3 Areas of Cattle Comfort

Published on Tue, 05/07/2019 - 2:53pm

 3 Areas of Cattle Comfort

 By Bruce Derksen

 In todays interconnected society, it is important for producers to take note of cattle comfort.  Some might ask- What does it even mean and why should we worry about it?

Isn’t it enough that we feed, water and enclose them?  
Cattle comfort means different things to different people but is generally narrowed down to three somewhat separate sections- environmental comforts and protection from the elements of nature, the necessities of life provided plus more, and the comforts of low stress interactions and handling.  The less producers provide of these three types of care, the more likelihood of negative issues arising.  When livestock are too cold or too hot and stressed by nature, weight gain is reduced, feed intake and conversion levels drop, milk production falls, fertility suffers, and the immune system is suppressed leading to infections, illness, injury and metabolic problems.  Similar results occur when the necessities of life are minimalized, or when cattle face daily stresses from improper
handling and husbandry that tax their systems.
Environmental and weather effects on cattle comfort is likely the most obvious issue that comes to mind.  Air temperatures, wind directions and speed, precipitation, humidity levels, solar radiation and air freshness all impact the personal comfort levels of the animals but are variably controlled by the operation’s management practices and infrastructure.  For feedlot and pasture cattle, tree shelter belts or manufactured fences and windbreaks are extremely necessary for all seasons and areas of the country.  Cattle require access to sunlight and fresh air to be productive whether they spend the majority of their time indoors or outdoors.  Approximately 50% of their day is spent resting, so a comfortable dry place to lie down is essential.  In confinement barns and covered roofed buildings, protection against rain, snow, wind, excessive hot or cold temperatures can be manipulated and provide benefit. 

Providing the necessities of life is obviously important but shouldn’t be where the line is drawn as producers need to aim higher.  Stocking density is always one of the top concerns when housing livestock as cattle must have enough room to move about and rest in dry comfortable shaded conditions.  Quality feed and fresh clean water should not only be readily and conveniently supplied but access to it should be clear and safe for all animals.  For feedlot and barn cattle, ground, stall and floor surfaces should be kept dry and as clean as possible offering good footing and traction year-round.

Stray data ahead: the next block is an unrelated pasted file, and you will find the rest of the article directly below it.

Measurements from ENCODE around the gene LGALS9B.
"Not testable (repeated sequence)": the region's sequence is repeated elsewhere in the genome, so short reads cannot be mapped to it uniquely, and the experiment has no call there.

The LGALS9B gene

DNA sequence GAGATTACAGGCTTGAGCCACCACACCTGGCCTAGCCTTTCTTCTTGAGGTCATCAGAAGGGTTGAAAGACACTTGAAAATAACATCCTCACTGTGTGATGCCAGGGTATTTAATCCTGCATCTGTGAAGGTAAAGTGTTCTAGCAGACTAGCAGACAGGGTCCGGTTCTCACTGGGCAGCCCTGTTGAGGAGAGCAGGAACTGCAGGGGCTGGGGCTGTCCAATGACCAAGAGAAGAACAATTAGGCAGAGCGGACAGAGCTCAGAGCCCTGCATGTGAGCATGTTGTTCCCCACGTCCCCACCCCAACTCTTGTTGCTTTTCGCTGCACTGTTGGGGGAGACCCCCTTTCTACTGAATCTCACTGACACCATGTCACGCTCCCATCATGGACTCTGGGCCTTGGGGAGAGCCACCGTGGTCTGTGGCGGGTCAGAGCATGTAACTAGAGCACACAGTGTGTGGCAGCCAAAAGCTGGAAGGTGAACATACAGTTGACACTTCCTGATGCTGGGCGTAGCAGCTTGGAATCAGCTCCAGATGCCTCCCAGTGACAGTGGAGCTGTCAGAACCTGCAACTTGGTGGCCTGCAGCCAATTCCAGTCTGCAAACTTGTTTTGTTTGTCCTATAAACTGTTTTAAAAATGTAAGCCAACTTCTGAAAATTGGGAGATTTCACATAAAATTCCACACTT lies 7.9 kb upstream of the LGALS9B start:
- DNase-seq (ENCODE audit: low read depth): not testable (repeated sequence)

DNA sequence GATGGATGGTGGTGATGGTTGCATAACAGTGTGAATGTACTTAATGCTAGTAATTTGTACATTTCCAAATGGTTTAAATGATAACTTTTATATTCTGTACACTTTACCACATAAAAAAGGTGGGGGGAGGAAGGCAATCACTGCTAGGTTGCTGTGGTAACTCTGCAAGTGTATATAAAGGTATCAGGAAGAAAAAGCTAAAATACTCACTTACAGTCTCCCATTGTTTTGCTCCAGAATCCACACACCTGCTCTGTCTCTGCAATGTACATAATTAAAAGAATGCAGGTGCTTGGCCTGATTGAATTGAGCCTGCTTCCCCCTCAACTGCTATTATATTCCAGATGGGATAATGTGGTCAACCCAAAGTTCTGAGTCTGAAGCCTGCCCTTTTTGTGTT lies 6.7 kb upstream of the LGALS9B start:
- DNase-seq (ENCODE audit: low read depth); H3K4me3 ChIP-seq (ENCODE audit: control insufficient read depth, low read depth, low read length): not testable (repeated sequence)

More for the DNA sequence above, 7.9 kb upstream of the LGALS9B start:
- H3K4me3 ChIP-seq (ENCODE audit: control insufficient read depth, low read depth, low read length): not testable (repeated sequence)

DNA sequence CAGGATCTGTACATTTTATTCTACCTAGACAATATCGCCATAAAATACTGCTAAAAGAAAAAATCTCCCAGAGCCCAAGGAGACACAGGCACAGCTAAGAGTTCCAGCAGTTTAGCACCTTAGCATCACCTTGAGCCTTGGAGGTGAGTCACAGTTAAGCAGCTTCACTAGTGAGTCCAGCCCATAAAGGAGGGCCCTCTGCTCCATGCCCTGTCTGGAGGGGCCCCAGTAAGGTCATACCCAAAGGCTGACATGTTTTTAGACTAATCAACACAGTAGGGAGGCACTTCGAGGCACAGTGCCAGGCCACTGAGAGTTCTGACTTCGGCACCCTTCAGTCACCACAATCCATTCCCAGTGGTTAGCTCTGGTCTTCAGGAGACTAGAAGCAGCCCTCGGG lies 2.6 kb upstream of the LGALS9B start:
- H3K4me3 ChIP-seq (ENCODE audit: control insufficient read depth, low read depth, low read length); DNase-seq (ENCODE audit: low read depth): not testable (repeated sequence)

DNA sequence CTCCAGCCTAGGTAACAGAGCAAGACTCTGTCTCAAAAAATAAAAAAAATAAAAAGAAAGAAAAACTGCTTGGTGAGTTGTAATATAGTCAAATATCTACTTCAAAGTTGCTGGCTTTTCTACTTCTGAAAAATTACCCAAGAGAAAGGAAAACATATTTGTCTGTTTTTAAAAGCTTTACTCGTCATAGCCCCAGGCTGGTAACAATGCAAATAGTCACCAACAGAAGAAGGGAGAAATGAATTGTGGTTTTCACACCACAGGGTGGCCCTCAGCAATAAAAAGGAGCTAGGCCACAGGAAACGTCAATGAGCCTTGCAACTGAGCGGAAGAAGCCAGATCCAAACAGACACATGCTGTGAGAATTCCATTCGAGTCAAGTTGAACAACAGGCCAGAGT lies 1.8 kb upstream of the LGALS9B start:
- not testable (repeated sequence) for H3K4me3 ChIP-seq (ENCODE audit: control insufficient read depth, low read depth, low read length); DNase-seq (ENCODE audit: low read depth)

The third type of cattle comfort often seems to be over-looked.  Cattle display their own emotional states, and most are forced to interact with human handlers and equipment, often on a daily or even semi-daily basis.  These interactions affect their stress levels and health status.  If they live in constant fear of the pen rider or the feed wagon, productivity, efficiency and good health falters.  Producers should always practice patient, low stress cattle handling especially from young.  A good first experience with limited stress and no fear are important for all animals, especially calves.  They will retain the memory of stressful or painful experiences.  Good owners exhibit cattle empathy and work to build trust and relationships with the animals.  “Time is money” cannot be the slogan of any operation.  On a basic level, handlers must understand the rules of flight zones and points of balance.  When handling, sorting, pulling or treating cattle, every movement along the animal’s path is a series of choices where it needs to believe it is making the desired one.  Practice, experience and training for handlers can help develop proper techniques that limit cattle stress.
Of course, there is over-lap in the different types of cattle comfort as each is affected by multiple issues.  Health, weight gain, feed conversion, carcass quality, milk production and fertility are all influenced to varying degrees by environmental conditions, availabilities of the necessities of life and stressful interactions with handlers.  Pasture, feedlot or barn conditions must be addressed to the best of the producer’s ability to limit the negative impacts that can arise and affect performance, efficiency and overall health.  Greater cattle comfort means lower levels of stress, which equals better animal care, higher production and more money in the wallet.  It all ties together.